If you have a telephone system that requires electricity, such as a cordless phone or answering machine, plan for alternate communication. Have a standard telephone handset or fully-charged cell phone as a back up.
Fill a bathtub or other large basin with water if you are on a well and a heavy storm is predicted. The water can be used for washing or flushing toilets.
During a Power Outage
If you have a refrigerator/freezer on premises, try not to open the doors. An unopened refrigerator will keep foods cold enough for a few hours. A freezer that is half full will hold for up to 24 hours; a full freezer will hold for 48 hours.
Try not to use candles, but if you do use them, please use extra caution.
If your heat goes out during a storm, close the door of rooms you do not need and dress in layers. If you need to use an alternate heating source such as a kerosene heater, fireplace or wood stove, be sure to have adequate ventilation to the outside. Without ventilation, carbon monoxide fumes can build up in your home and cause sickness or death. Never use a natural gas or propane stove or oven to heat your home.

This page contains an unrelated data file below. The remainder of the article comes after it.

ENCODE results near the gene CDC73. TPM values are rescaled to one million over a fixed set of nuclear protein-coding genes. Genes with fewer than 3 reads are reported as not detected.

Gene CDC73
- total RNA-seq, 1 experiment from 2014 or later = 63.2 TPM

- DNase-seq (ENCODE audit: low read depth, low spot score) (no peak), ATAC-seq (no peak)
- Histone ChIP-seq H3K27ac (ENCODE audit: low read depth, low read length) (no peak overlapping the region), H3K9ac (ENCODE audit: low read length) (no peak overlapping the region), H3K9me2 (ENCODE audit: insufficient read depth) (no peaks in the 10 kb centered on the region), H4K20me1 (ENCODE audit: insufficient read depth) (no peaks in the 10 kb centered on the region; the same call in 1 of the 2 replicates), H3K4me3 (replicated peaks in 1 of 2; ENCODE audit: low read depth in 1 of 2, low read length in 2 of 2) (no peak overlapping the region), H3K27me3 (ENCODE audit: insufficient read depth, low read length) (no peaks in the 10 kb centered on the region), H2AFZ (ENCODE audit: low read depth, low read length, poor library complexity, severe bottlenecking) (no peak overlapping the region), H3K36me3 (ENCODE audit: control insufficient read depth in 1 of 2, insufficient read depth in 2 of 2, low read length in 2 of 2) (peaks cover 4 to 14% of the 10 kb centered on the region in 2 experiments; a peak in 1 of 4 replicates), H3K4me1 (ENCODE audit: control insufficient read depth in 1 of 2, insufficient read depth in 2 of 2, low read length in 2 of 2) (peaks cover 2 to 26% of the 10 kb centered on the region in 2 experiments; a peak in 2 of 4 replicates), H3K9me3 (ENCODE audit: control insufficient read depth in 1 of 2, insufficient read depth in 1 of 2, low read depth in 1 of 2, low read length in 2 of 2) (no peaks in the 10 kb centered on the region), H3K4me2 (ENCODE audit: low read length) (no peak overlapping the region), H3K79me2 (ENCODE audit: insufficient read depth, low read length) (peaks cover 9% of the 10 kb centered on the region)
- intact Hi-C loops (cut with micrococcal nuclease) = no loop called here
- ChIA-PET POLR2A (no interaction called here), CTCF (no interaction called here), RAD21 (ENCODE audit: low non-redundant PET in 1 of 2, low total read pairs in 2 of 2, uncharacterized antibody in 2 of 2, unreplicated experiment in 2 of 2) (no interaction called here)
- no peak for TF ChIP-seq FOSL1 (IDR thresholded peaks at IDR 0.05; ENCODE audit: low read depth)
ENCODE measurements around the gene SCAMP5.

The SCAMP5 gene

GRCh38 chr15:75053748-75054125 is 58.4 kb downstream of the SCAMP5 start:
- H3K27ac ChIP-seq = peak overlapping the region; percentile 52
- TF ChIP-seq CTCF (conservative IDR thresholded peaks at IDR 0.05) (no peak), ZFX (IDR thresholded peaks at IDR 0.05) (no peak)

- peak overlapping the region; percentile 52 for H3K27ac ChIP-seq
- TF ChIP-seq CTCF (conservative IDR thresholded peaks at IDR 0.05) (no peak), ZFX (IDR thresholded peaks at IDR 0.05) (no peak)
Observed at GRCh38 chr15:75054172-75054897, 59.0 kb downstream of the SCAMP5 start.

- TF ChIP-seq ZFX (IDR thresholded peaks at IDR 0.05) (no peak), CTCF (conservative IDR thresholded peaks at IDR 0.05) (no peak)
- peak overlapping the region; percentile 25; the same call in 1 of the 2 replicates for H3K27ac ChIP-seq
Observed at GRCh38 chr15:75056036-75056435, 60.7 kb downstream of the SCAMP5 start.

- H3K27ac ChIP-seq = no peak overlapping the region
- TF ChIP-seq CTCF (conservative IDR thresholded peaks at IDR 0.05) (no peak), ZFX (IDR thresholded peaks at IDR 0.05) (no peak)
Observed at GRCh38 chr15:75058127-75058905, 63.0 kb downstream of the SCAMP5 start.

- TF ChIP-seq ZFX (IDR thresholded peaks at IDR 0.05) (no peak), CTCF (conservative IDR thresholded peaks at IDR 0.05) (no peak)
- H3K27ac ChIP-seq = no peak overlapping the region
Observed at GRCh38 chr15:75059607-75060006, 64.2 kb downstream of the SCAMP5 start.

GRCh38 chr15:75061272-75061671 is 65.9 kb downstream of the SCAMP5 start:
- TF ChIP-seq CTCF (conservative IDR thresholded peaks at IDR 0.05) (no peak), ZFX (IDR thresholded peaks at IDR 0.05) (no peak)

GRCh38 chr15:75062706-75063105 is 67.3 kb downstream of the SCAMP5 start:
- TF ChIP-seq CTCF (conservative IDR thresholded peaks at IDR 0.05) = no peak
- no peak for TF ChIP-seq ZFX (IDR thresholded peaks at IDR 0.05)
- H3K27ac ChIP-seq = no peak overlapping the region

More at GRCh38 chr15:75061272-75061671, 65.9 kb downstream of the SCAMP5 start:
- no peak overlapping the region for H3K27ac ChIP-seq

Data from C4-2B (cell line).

Disconnect appliances, equipment or electronics you were using when the power went out. Power surges can damage equipment such as computers, and motors in appliances like the air conditioner, refrigerator, washer or heating system, when power comes back on.
If the outage is prolonged and the weather is cold, open faucets to a steady drip so pipes do not freeze.
After the Storm
Be extra cautious if you go outside to inspect for damage after a storm. Downed or hanging electrical wires can be hidden by trees or debris, and could be live. Never attempt to touch or moved downed lines. Keep children and pets away from them.
Do not touch anything power lines are touching, such as tree branches or fences. Always assume a downed line is a live line. Call your utility company to report any outage-related problem.
If you’re cleaning storm debris, don’t pile it in the road or near utilities poles and equipment. This will only impede emergency responders.